22. Hore J, Watts S, Tweed D (1994) Arm position constraints when throwing in three dimensions. J Neurophysiol 72:1171–1180PubMedGoogle Scholar
  23. Humphrey DR (1979) On the organization of visually directed reaching: contributions by nonprecentral motor areas. In: Talbott RE, Humphrey DR (eds) Posture and movement. Raven Press, New York, NY, pp 51–112Google Scholar
  24. Jeannerod M (1988) The neural and behavioral organization of goal-directed movements. Oxford University Press, OxfordGoogle Scholar
  25. Jeannerod M (1990) The representation of the goal of an action and its role in the control goal-directed movements. In: Schwartz EL (ed) Computational neuroscience. MIT Press, Cambridge, MA, pp 352–368Google Scholar
  26. Kaminski T, Gentile AM (1986) Joint control strategies and hand trajectories in multijoint pointing movements. J Mot Behav 18:261–278PubMedGoogle Scholar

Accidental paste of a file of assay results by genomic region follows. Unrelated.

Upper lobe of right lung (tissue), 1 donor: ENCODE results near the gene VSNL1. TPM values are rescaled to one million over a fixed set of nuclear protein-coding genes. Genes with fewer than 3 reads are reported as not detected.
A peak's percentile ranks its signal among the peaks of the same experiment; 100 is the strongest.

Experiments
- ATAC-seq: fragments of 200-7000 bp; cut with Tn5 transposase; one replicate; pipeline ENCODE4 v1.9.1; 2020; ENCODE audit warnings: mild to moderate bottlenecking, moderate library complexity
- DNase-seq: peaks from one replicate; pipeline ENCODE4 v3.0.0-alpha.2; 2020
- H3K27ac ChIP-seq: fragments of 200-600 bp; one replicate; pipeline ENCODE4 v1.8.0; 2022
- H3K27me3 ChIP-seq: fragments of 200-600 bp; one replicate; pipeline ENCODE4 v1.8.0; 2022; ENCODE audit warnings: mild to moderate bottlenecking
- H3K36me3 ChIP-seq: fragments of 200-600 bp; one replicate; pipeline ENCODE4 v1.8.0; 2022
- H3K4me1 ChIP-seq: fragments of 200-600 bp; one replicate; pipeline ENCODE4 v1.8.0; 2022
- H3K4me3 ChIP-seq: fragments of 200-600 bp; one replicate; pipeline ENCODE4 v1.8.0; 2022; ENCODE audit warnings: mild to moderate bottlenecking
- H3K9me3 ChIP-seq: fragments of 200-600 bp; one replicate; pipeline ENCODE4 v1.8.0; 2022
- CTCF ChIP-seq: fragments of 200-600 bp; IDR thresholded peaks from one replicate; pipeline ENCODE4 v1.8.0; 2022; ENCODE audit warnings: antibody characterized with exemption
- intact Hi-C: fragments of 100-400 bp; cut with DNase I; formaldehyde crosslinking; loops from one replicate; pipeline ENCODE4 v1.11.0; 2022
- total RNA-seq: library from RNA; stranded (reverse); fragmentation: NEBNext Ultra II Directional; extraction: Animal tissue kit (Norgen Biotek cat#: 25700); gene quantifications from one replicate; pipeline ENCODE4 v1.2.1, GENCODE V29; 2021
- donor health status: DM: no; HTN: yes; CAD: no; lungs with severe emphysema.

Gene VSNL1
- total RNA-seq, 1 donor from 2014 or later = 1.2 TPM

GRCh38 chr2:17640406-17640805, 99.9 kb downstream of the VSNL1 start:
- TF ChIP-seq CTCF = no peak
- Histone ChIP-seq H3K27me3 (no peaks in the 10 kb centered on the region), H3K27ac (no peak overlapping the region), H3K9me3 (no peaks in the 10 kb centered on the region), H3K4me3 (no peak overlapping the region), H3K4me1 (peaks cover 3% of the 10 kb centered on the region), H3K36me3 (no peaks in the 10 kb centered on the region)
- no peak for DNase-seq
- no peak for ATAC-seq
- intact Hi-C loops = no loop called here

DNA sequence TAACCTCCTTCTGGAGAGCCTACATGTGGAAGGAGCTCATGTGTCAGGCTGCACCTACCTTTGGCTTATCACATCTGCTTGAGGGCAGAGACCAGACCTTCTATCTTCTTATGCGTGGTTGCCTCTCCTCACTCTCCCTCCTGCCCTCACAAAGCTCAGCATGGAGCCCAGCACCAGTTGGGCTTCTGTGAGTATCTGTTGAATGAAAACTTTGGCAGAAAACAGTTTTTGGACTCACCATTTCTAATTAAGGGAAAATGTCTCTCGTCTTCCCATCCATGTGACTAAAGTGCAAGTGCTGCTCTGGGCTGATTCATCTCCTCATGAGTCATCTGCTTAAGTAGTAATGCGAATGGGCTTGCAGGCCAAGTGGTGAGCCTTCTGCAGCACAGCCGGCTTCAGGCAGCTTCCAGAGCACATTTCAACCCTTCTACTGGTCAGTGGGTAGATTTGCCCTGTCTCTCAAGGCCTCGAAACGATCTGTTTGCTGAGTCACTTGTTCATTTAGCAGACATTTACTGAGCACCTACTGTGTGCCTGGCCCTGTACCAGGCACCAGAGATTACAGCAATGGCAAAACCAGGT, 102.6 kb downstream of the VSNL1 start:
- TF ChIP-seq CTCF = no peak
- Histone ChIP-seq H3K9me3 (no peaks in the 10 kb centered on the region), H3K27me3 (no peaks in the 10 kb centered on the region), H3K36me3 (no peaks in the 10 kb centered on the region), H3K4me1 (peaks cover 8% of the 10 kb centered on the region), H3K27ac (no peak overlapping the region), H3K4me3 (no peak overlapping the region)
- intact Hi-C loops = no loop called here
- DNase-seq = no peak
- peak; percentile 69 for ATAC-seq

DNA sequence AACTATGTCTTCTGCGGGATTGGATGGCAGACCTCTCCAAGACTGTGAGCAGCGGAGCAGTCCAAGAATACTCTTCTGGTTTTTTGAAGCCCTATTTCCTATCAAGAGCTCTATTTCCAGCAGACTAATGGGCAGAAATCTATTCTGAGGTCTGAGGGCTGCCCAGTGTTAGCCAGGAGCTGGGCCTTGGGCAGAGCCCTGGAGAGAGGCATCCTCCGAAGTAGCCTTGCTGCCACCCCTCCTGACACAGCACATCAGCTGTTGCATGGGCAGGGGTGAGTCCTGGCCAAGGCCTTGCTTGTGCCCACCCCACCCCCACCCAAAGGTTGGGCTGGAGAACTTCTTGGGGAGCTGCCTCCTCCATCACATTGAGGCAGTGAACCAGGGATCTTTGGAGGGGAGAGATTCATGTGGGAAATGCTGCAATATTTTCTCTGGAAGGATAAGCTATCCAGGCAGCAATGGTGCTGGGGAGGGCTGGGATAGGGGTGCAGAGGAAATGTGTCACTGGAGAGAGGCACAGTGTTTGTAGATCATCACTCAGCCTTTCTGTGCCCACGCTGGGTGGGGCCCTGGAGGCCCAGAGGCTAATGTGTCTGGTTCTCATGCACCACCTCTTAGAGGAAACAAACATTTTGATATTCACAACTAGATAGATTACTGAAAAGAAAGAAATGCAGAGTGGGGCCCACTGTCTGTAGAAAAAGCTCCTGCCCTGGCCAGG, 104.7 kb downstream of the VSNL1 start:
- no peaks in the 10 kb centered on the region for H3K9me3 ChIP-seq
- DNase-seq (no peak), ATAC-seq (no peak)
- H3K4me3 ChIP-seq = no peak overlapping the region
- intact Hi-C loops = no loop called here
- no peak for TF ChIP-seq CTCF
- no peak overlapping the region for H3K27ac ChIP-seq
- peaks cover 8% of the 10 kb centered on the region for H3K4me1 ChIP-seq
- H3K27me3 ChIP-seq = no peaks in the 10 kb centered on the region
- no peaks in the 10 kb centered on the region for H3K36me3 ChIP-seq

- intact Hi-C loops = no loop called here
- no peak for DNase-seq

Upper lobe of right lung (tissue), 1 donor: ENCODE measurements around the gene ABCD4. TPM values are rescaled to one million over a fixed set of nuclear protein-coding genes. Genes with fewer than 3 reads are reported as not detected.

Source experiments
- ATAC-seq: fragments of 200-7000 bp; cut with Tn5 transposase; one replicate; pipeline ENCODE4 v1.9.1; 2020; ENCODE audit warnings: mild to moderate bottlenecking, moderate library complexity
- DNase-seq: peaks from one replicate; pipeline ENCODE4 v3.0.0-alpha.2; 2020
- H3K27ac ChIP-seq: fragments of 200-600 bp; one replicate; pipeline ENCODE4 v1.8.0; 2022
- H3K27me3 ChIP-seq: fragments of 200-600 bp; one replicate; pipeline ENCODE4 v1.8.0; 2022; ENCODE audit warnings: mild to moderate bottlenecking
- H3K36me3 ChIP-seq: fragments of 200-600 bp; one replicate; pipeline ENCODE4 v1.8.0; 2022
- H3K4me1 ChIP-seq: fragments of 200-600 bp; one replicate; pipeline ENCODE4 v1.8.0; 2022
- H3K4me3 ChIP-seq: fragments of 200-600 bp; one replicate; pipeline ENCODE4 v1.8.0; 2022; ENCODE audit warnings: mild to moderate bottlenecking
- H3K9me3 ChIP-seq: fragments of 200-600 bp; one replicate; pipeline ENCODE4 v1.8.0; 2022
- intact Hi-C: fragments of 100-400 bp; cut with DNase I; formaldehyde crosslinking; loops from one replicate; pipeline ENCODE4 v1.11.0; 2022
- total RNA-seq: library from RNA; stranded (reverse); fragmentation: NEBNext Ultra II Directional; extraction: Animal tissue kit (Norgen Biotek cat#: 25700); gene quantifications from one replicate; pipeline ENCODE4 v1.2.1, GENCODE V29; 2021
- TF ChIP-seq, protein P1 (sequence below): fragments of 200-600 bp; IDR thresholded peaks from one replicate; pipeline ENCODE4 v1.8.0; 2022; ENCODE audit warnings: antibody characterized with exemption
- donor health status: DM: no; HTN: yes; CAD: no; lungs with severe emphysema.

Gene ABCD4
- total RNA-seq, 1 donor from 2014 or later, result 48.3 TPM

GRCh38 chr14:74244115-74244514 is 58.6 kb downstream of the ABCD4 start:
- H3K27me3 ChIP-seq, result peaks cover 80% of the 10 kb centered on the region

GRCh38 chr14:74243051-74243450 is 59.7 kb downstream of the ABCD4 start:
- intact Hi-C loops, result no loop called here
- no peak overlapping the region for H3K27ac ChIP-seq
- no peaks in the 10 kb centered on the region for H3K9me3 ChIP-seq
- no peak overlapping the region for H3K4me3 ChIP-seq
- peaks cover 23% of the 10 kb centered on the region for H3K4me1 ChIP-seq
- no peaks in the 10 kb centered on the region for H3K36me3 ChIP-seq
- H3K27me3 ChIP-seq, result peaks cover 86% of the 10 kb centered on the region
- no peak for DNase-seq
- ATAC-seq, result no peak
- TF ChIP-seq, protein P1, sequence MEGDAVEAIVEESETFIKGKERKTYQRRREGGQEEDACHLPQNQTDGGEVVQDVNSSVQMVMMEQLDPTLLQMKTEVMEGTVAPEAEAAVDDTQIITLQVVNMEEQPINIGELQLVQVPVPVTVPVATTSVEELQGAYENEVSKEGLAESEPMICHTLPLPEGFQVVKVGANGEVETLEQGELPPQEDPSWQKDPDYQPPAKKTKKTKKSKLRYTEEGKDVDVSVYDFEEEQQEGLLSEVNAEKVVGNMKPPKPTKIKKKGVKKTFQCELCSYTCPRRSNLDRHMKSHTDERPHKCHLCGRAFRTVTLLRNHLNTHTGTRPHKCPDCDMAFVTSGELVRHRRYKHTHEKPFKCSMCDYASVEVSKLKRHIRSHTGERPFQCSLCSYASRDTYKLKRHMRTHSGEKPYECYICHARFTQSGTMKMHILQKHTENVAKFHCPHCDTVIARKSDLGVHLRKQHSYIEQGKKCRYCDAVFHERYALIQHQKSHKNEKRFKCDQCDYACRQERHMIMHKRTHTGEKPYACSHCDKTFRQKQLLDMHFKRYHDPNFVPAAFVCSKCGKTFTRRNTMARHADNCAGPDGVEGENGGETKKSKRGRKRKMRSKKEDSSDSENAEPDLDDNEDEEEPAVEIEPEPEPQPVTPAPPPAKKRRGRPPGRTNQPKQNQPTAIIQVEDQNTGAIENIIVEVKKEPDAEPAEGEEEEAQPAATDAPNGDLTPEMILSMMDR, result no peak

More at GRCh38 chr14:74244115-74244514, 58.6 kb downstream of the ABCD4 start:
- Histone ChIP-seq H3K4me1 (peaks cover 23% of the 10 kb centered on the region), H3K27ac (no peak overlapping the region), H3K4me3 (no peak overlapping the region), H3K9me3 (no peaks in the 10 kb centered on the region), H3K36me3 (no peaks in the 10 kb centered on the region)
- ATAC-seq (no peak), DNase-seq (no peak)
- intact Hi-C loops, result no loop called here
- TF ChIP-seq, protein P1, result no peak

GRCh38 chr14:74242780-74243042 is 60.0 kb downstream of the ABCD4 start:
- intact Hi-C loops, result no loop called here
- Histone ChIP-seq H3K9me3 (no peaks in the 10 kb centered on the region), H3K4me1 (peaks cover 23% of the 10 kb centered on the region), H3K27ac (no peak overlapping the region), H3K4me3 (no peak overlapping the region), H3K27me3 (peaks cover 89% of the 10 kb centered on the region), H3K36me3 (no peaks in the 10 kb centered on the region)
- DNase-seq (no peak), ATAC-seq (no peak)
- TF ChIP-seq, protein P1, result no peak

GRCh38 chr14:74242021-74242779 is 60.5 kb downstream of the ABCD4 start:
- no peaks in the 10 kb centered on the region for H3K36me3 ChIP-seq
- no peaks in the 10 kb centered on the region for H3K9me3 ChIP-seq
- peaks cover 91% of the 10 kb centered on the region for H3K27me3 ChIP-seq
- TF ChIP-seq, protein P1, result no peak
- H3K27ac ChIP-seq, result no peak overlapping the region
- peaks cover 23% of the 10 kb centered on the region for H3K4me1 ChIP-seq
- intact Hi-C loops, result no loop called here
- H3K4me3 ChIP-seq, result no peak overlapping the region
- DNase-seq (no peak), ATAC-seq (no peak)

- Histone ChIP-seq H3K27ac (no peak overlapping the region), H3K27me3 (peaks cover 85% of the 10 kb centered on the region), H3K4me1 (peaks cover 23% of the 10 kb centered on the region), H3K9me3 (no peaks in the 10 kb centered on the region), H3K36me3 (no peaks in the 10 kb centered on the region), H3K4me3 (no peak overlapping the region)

27. Lee D, Port NL, Georgopoulos AP (1997) Manual interception of moving targets II. On-line control of overlapping submovements. Exp Brain Res 116:421–433PubMedCrossRefGoogle Scholar
  28. Marotta JJ, Medendorp WP, Crawford JD (2003) Kinematic rules for upper and lower arm contributions to grasp orientation. J. Neurophysiol 90:3816–3827PubMedCrossRefGoogle Scholar
  29. Medendorp WP, Crawford JD, Henriques DYP, Van Gisbergen JAM, Gielen CCAM (2000) Kinematic strategies for upper arm-forearm coordination in three dimensions. J Neurophysiol 84:2302–2816PubMedGoogle Scholar
  30. Miller LE, Theeuwen M, Gielen CCAM (1992) The control of arm pointing movements in three dimensions. Exp Brain Res 90:415–426PubMedCrossRefGoogle Scholar
  31. Morasso P (1981) Spatial control of arm movements. Exp Brain Res 42:223–227PubMedCrossRefGoogle Scholar
  32. Nakano E, Imamuzu H, Osu R, Uno R, Gomi H, Yoshioka T, Kawato M (1999) Quantitative examinations of internal representations for arm trajectory planning: minimum commanded torque change model. J Neurophysiol 81:2140–2155PubMedGoogle Scholar
  33. Nelson WL (1983) Physical principles for economies of skilled movements. Biol Cybern 46:135–147PubMedCrossRefGoogle Scholar